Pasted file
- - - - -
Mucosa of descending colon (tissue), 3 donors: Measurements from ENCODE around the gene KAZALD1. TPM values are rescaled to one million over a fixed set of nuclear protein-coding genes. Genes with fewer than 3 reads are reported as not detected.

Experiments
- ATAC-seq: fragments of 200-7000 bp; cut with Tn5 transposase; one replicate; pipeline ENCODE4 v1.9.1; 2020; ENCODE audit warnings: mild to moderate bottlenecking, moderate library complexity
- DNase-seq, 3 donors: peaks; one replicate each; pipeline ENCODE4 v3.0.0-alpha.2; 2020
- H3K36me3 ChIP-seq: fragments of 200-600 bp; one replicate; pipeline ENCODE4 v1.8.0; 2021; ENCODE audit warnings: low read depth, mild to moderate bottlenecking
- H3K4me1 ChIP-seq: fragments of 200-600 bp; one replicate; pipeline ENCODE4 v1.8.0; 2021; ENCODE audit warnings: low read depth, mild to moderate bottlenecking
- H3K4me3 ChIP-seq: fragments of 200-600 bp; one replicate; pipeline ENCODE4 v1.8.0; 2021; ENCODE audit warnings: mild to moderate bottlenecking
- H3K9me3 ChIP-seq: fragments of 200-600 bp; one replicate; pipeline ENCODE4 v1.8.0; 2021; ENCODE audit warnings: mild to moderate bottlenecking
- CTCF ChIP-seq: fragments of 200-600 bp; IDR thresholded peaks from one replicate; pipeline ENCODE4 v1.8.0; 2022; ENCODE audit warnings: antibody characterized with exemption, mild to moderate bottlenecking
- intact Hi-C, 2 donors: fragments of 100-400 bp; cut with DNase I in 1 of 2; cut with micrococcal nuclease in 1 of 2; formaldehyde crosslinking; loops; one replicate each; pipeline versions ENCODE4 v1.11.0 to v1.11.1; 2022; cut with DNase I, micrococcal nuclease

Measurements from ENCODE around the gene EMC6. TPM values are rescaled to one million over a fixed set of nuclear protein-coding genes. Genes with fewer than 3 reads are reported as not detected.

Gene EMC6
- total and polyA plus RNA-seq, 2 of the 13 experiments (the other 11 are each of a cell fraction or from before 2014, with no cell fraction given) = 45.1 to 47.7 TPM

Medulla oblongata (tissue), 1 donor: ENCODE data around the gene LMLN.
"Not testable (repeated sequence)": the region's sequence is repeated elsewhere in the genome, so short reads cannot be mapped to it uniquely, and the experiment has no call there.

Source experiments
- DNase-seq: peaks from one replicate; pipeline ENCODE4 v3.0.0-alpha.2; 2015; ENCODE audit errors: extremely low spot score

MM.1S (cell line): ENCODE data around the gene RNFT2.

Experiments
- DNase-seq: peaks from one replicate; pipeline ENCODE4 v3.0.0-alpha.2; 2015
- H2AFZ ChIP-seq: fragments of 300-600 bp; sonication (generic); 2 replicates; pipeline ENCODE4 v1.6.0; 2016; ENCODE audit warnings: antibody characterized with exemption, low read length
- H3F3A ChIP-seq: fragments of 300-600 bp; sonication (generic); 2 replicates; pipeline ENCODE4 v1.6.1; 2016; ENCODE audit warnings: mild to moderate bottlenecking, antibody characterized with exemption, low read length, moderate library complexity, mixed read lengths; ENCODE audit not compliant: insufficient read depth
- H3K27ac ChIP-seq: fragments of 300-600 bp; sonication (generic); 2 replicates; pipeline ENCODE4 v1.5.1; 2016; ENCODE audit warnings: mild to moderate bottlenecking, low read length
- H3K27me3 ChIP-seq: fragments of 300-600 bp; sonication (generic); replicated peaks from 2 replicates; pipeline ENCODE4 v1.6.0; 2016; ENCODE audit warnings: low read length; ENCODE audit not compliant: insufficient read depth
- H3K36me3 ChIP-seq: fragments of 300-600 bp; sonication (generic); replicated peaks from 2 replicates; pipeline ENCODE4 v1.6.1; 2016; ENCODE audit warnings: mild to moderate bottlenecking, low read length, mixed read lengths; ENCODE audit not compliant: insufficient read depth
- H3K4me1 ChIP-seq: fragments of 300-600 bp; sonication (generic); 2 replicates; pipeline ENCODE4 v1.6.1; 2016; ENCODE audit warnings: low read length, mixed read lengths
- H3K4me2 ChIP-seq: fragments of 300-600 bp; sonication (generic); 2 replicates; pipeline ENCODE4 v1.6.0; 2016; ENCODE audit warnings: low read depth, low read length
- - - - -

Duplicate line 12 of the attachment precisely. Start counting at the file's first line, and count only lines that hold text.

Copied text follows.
Gene EMC6